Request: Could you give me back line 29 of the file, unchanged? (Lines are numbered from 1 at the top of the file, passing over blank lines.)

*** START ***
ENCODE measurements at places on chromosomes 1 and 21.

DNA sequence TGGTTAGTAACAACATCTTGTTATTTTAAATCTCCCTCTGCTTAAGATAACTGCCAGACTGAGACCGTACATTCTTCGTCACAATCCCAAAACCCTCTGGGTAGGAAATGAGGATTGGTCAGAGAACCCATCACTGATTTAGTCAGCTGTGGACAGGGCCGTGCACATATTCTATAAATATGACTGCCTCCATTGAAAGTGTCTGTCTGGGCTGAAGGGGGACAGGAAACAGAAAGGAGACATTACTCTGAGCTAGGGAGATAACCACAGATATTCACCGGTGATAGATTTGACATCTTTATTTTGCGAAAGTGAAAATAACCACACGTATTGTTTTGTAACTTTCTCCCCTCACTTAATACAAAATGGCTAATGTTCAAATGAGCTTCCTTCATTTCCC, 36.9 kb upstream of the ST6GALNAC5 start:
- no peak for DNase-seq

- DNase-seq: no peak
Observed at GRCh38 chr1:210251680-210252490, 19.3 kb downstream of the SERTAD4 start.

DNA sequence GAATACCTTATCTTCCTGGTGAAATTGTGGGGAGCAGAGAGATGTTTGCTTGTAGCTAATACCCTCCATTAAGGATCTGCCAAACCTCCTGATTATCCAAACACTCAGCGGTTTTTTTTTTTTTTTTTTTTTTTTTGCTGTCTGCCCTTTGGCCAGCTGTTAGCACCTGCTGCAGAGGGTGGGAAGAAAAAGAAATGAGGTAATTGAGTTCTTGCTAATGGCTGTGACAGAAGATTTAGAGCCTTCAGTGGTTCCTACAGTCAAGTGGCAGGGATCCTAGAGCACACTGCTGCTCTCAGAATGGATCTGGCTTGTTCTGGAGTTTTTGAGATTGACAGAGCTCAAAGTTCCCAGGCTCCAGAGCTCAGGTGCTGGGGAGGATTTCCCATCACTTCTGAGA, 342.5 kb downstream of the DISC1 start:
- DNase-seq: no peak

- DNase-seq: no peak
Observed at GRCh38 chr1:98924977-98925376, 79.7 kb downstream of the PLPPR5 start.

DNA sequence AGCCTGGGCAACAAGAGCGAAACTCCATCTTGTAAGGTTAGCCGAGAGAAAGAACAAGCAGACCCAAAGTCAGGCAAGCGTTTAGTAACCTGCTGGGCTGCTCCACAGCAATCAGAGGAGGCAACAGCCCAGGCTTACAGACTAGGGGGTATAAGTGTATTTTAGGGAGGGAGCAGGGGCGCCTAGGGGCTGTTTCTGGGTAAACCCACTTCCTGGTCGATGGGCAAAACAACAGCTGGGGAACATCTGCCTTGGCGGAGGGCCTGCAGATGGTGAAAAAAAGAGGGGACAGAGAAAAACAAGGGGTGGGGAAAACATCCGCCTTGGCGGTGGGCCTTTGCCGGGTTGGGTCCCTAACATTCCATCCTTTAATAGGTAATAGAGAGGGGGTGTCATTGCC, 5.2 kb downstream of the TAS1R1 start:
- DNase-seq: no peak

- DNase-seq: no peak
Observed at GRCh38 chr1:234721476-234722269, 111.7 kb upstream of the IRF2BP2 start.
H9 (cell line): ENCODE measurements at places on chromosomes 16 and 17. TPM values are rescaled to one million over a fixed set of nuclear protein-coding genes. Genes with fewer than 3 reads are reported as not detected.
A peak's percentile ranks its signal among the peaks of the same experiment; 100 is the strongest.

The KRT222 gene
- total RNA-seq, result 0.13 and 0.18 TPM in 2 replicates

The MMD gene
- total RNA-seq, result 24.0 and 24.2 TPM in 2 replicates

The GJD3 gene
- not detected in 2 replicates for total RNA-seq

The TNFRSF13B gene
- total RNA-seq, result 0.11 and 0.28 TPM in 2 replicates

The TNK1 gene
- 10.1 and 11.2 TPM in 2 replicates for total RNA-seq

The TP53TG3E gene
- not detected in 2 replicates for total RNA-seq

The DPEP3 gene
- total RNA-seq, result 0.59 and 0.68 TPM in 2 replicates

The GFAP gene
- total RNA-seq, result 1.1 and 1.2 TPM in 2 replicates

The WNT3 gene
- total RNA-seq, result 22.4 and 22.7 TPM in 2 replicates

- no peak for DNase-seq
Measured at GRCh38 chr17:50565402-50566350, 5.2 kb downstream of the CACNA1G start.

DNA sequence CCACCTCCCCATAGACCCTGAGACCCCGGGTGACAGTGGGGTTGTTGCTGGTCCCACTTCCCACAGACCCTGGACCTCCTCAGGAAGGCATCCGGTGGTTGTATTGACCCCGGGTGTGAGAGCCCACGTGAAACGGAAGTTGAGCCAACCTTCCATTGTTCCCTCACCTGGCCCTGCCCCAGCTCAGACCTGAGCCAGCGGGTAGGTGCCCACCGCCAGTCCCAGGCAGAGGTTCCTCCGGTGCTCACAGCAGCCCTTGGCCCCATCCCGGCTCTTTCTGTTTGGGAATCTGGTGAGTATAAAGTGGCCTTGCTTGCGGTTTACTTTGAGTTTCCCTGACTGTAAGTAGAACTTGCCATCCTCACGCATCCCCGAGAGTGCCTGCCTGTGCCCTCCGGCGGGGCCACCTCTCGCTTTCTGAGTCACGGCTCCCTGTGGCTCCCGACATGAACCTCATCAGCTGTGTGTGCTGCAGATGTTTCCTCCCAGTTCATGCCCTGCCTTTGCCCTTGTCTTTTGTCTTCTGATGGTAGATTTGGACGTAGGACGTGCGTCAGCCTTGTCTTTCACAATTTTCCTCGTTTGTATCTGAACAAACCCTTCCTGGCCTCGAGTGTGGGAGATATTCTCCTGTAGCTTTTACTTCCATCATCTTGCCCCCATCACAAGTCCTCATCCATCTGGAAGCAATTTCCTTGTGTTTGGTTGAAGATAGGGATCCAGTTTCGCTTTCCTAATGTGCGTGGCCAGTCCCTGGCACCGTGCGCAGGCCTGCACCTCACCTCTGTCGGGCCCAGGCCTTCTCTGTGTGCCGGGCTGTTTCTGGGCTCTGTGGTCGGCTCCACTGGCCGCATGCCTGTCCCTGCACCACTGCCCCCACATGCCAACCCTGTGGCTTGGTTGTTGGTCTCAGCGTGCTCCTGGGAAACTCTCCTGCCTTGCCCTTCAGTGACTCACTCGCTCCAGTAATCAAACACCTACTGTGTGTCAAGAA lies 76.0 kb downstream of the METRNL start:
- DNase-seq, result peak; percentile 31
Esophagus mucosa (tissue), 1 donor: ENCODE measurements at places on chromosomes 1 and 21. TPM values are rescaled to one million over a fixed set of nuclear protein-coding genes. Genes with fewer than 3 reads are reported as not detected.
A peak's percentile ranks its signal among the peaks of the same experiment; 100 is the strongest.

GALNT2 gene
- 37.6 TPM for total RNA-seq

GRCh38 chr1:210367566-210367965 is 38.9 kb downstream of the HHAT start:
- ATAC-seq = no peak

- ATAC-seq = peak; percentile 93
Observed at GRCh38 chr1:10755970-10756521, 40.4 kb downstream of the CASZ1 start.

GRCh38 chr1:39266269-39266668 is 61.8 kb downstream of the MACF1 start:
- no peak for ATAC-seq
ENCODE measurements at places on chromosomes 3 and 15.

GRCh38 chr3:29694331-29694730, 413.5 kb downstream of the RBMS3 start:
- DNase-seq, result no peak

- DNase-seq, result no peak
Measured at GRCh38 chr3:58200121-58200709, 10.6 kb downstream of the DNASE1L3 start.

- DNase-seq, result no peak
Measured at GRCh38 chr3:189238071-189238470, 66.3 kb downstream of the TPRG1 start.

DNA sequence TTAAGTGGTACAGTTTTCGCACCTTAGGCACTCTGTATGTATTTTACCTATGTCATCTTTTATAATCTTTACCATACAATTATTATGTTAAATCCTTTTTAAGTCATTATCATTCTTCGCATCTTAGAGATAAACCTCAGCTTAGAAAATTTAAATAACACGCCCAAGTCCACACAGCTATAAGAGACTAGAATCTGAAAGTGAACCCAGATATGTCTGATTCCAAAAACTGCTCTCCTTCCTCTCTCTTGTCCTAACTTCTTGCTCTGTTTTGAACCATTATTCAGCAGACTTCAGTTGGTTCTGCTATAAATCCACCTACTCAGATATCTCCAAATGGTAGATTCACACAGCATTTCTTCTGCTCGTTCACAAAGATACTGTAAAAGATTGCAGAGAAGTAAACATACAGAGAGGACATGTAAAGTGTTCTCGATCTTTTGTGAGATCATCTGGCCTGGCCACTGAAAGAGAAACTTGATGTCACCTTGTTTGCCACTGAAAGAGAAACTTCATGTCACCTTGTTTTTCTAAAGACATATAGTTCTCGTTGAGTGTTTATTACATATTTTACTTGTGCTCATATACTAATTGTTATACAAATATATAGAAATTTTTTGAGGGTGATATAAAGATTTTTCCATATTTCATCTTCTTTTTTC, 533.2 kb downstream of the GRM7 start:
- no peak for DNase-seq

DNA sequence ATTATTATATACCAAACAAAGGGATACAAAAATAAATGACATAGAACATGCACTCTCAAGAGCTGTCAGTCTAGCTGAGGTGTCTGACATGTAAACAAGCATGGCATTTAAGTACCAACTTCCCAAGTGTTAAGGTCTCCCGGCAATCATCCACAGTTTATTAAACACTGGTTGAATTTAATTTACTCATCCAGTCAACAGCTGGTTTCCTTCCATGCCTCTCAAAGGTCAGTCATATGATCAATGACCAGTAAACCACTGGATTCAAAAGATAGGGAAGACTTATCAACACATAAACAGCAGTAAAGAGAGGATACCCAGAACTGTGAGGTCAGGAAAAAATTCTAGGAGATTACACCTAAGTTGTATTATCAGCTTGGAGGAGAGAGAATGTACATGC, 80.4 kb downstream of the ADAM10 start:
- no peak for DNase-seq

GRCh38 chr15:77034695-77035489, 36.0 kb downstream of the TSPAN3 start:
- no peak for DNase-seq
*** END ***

- total RNA-seq, result 0.59 and 0.68 TPM in 2 replicates